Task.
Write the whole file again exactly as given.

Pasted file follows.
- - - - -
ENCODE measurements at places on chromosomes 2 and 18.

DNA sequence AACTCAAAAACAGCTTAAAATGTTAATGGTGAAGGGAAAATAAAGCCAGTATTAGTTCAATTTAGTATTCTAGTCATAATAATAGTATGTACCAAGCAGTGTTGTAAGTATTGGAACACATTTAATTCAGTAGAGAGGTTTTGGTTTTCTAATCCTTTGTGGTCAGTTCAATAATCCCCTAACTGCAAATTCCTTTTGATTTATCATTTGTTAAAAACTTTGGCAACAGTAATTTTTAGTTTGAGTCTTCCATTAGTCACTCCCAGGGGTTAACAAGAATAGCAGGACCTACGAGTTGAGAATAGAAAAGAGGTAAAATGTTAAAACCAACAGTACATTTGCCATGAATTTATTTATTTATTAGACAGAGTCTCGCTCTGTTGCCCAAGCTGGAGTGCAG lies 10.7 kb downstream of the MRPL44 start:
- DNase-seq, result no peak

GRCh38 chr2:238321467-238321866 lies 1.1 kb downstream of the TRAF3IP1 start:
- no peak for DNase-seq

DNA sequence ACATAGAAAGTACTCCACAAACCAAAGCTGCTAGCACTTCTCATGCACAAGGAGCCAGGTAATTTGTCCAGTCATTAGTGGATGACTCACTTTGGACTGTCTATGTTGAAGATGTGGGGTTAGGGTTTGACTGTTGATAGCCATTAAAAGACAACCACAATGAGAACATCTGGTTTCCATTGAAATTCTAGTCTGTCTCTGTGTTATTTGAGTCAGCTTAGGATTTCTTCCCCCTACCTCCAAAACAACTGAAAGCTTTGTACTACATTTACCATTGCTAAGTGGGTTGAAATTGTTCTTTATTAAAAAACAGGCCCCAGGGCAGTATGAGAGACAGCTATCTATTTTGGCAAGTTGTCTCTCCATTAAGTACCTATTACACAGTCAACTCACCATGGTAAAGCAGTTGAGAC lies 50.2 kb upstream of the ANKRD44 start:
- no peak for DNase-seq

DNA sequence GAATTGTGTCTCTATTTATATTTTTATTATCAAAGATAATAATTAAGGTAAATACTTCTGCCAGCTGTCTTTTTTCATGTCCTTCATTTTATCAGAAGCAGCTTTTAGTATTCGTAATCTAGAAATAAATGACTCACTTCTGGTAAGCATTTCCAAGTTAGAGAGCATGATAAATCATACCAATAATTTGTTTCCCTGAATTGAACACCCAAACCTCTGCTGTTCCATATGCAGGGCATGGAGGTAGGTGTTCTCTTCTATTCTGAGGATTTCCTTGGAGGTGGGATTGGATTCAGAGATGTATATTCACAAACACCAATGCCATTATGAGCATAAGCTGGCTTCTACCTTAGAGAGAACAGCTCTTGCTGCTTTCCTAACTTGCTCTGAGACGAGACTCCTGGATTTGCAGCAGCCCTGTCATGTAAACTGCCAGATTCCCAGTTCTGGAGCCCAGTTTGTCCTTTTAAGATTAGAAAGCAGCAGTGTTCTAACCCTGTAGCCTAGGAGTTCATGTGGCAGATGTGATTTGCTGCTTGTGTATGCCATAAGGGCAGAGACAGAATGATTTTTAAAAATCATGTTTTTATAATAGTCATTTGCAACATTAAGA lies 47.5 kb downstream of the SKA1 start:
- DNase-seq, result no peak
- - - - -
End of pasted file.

ENCODE measurements at places on chromosomes 2 and 18.

DNA sequence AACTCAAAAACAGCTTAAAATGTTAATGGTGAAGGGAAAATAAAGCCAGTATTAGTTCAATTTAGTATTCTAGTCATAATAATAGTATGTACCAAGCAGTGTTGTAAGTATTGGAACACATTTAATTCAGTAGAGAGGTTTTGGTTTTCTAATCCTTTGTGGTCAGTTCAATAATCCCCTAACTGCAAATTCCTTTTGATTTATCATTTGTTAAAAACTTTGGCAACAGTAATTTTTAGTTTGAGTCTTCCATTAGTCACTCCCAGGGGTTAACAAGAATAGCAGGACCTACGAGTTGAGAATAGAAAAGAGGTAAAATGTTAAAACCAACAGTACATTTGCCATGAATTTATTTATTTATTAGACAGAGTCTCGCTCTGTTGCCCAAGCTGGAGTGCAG lies 10.7 kb downstream of the MRPL44 start:
- DNase-seq, result no peak

GRCh38 chr2:238321467-238321866 lies 1.1 kb downstream of the TRAF3IP1 start:
- no peak for DNase-seq

DNA sequence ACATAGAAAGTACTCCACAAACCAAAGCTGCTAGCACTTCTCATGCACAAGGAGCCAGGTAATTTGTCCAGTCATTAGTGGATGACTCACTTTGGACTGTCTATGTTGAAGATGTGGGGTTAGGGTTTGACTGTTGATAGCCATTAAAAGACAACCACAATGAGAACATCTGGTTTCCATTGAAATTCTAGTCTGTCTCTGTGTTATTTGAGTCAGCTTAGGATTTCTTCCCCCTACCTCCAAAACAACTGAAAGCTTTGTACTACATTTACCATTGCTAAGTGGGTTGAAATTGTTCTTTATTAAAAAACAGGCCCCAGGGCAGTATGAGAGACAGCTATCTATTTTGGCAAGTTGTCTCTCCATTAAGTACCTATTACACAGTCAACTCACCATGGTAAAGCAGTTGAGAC lies 50.2 kb upstream of the ANKRD44 start:
- no peak for DNase-seq

DNA sequence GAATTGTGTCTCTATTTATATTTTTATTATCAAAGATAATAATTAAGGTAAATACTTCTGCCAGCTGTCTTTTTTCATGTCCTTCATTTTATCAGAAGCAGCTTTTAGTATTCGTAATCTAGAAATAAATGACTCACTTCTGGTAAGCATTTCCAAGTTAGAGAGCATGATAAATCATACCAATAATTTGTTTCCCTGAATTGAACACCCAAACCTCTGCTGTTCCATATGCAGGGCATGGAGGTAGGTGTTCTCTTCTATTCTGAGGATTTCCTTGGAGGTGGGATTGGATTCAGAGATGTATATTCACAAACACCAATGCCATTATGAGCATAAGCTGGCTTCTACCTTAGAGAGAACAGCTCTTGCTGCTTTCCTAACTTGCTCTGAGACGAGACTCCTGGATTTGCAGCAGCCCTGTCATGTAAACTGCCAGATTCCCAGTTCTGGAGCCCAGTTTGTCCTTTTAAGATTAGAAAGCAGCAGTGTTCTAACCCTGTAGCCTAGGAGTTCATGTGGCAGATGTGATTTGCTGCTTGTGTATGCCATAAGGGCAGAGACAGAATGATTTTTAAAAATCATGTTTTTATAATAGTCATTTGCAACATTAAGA lies 47.5 kb downstream of the SKA1 start:
- DNase-seq, result no peak